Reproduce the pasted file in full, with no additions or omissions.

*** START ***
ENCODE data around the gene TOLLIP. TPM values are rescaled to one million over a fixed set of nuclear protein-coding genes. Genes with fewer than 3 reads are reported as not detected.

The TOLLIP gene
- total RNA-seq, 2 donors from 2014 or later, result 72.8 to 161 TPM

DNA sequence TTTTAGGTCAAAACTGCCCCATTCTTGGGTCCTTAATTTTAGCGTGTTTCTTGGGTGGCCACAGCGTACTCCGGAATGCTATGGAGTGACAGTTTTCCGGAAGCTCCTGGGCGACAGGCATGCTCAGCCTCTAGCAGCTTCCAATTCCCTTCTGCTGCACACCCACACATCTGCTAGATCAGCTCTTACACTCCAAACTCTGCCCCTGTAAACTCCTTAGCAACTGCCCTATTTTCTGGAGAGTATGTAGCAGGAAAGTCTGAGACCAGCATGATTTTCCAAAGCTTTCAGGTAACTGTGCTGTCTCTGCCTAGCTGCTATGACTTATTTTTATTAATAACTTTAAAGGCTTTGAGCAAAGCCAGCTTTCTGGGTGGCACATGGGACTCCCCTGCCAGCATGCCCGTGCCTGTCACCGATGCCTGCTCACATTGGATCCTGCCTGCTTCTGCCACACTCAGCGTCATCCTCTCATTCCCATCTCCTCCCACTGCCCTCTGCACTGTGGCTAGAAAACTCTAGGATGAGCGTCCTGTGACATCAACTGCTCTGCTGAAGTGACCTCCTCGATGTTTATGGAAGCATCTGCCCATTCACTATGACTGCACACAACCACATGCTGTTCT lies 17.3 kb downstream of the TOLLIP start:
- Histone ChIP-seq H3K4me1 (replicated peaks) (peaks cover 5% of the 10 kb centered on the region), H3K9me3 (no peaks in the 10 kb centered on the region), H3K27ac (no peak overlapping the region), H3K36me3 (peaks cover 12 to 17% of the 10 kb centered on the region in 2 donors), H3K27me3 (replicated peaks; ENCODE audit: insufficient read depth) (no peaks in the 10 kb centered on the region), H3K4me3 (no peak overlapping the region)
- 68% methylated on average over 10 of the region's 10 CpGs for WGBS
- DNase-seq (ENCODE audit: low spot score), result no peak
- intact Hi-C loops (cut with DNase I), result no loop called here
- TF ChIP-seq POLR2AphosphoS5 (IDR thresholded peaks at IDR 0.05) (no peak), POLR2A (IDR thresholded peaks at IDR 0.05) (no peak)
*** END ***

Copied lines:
ENCODE data around the gene TOLLIP. TPM values are rescaled to one million over a fixed set of nuclear protein-coding genes. Genes with fewer than 3 reads are reported as not detected.

The TOLLIP gene
- total RNA-seq, 2 donors from 2014 or later, result 72.8 to 161 TPM

DNA sequence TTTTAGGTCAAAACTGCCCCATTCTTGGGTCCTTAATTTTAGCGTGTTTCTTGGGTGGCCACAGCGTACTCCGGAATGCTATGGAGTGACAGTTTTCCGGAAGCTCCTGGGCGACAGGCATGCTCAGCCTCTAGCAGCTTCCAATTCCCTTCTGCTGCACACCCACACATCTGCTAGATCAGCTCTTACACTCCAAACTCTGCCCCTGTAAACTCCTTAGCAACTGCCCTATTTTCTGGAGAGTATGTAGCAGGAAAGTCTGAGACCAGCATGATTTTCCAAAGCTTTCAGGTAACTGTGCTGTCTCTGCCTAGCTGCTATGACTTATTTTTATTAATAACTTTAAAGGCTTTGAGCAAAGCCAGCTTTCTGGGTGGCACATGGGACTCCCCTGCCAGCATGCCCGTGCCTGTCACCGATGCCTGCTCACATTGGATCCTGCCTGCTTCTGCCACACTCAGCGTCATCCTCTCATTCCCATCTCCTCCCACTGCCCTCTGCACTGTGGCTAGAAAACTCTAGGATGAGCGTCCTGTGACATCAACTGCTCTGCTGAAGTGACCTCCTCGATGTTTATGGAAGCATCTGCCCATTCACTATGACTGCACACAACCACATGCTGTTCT lies 17.3 kb downstream of the TOLLIP start:
- Histone ChIP-seq H3K4me1 (replicated peaks) (peaks cover 5% of the 10 kb centered on the region), H3K9me3 (no peaks in the 10 kb centered on the region), H3K27ac (no peak overlapping the region), H3K36me3 (peaks cover 12 to 17% of the 10 kb centered on the region in 2 donors), H3K27me3 (replicated peaks; ENCODE audit: insufficient read depth) (no peaks in the 10 kb centered on the region), H3K4me3 (no peak overlapping the region)
- 68% methylated on average over 10 of the region's 10 CpGs for WGBS
- DNase-seq (ENCODE audit: low spot score), result no peak
- intact Hi-C loops (cut with DNase I), result no loop called here
- TF ChIP-seq POLR2AphosphoS5 (IDR thresholded peaks at IDR 0.05) (no peak), POLR2A (IDR thresholded peaks at IDR 0.05) (no peak)